Barghouthi Writes To Fatah’s Sixth General Congress

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Funeral of Palestinian martyrs in Ramallah
Funeral of Palestinian martyrs in Ramallah

ON 4th August, Al-Hayat al-Jadidah daily carried a report saying that ‘Marwan al-Barghouthi, Fatah secretary and Legislative Council member, has sent a letter to Fatah’s Sixth General Congress calling for ‘a discussion on all the issues and revising all past experiences with the utmost courage and objectivity, as well as with all possible frankness and honesty.’

In it, he also called for ‘those who have not carried out their tasks properly and those who have damaged our movement with their behaviour to be held accountable, because they are the ones who bear the responsibility for the regressions, setbacks and defeats of the movement. This, however, should be done without any settling of scores on a personal basis and without any selfish and narrow interests. It should also be carried out without the mentality of exclusion and affiliation with camps.

‘There is, moreover, a need for a thorough and brave discussion on the relationship between Fatah on the one hand and the PLO, its institutions, and the PNA on the other.

‘In addition, there is a need to discuss establishing independent institutions for the movement and to avoid it dissolving into the PLO and PNA.

‘Furthermore, there is a need for a drastic development of its internal system in order for it to be in line with changes, particularly since the movement is present in the homeland.’

The report added that in his letter to the Congress, which he sent from his cell, Barghouthi said: ‘We warn against repeating what has happened with the Tanthim (Fatah’s organisation) in the homeland and abroad.

‘We consequently call for a genuine representation for our movement outside the homeland in both the Central Committee and the Revolutionary Council. We also call for establishing a real partnership and not merely a symbolic representation that is worthless and that has no effect on the decision-making,’ adding that the time has come to reach ‘a creative balance in the movement, as well as in all its institutions at home and abroad.’

He emphasised: ‘Politically speaking, since we are still in the phase of national liberation and since Fatah is the leader of the Palestinian Liberation Movement, it considers that the basic, main, first, and sacred task in the homeland and abroad for the Palestinian people is to continue the national struggle towards ending the Israeli occupation and settlement activity and towards imposing a comprehensive withdrawal to the borders that existed on 4th June 1967, including in occupied East Jerusalem.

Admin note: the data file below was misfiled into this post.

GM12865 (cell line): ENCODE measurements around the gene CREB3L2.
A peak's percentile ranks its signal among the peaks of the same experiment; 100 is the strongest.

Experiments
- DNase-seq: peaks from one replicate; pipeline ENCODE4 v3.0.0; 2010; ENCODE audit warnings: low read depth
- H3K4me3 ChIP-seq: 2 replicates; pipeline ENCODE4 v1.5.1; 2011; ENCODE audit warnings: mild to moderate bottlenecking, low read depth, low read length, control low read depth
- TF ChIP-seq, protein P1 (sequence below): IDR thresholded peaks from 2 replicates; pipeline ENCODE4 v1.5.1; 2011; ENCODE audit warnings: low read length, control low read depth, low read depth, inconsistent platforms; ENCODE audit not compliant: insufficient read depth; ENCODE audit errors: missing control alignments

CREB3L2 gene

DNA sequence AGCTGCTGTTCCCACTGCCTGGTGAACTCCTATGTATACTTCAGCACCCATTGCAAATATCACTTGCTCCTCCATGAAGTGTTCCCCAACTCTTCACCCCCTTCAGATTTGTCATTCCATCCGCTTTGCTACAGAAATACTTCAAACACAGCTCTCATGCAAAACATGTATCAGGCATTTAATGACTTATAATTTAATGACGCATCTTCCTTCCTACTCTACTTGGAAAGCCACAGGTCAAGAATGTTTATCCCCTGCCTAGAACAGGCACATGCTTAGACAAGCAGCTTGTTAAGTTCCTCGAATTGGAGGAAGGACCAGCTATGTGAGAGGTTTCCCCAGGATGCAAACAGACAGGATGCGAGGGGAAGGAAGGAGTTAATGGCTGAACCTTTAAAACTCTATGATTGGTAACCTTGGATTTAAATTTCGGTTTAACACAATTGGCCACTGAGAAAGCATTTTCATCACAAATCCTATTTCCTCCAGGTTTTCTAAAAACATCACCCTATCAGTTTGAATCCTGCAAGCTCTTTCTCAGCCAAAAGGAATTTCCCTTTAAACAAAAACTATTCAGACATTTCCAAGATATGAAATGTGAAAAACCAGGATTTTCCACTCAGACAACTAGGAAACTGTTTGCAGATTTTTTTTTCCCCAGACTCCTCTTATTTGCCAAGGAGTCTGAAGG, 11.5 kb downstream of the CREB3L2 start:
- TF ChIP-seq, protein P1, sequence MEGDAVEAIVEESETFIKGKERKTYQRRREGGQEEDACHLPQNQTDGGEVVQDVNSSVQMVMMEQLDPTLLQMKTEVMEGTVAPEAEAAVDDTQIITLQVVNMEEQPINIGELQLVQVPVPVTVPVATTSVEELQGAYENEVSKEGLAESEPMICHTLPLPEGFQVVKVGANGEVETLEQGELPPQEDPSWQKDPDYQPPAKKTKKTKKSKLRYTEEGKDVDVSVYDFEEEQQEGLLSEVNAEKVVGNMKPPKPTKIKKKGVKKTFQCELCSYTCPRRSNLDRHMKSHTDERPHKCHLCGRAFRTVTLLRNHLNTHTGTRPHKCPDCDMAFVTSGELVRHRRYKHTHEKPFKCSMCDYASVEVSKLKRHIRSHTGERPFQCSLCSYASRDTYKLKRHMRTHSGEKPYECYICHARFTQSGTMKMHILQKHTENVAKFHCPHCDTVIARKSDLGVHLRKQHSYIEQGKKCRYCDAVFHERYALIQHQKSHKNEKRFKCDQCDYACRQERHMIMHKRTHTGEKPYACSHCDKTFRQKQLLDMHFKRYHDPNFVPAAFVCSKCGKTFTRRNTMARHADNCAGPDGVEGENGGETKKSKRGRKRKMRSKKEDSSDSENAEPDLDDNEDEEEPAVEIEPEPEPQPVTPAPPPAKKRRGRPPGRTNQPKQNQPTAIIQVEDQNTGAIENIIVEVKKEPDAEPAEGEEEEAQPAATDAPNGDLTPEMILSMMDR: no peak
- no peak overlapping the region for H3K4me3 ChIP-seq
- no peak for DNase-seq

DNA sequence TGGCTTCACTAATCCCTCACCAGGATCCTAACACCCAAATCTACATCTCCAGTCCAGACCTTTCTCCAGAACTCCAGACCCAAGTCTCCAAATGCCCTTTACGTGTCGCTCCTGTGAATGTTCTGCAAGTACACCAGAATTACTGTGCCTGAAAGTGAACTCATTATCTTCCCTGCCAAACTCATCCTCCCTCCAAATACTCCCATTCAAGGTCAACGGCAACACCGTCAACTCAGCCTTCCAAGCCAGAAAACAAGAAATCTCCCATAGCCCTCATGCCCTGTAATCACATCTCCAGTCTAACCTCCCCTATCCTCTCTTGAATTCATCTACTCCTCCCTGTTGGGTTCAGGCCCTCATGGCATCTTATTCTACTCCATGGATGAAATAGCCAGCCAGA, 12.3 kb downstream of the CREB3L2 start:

‘This also includes the establishment of an independent Palestinian state that enjoys full sovereignty and whose capital is East Jerusalem.

‘In addition, this task includes the right of the refugees to return to their homes, based on Security Council Resolution 194, and the release of all the prisoners and detainees.’

Barghouthi stressed that ‘the resistance against the Israeli occupation is a national duty as well as a legitimate right granted by the monotheistic religions, international legitimacy, and international law.

This resistance will end only with the end of the occupation and with the achievement of the national rights of our people,’ emphasising that ‘national unity should be regarded as a national and a Fatah principle, as well as an indispensable requirement, particularly in the phase of national liberation.

‘Furthermore, national unity is a prerequisite for the victory of the oppressed peoples and the national liberation movements. Consequently, Fatah will continue its tireless quest and effort to accomplish the national unity of the people, homeland, PNA, and factions.’

Barghouthi called for ‘adhering to the democratic option as a basis for the Palestinian political system and for insisting on holding the presidential, legislative, and local elections according to the periodic manner as stipulated by the Basic Law of the PNA, as well as the other laws. There is a need to also adhere to the principles and foundations of a democratic system, primarily the banning of the use of violence to solve internal problems, disagreements and conflicts.’

In addition, he urged the Congress members to ‘establish a national, professional, and modern security establishment that can assume the task of defending all the people and the homeland, as well as preserving security, order and stability, and protecting public and private properties. This should be a security establishment that is free of any factional conflict, that does not interfere in political affairs and conflicts or in internal democratic disputes, and that is subordinate to the legitimate and elected political level according to the Basic Law.’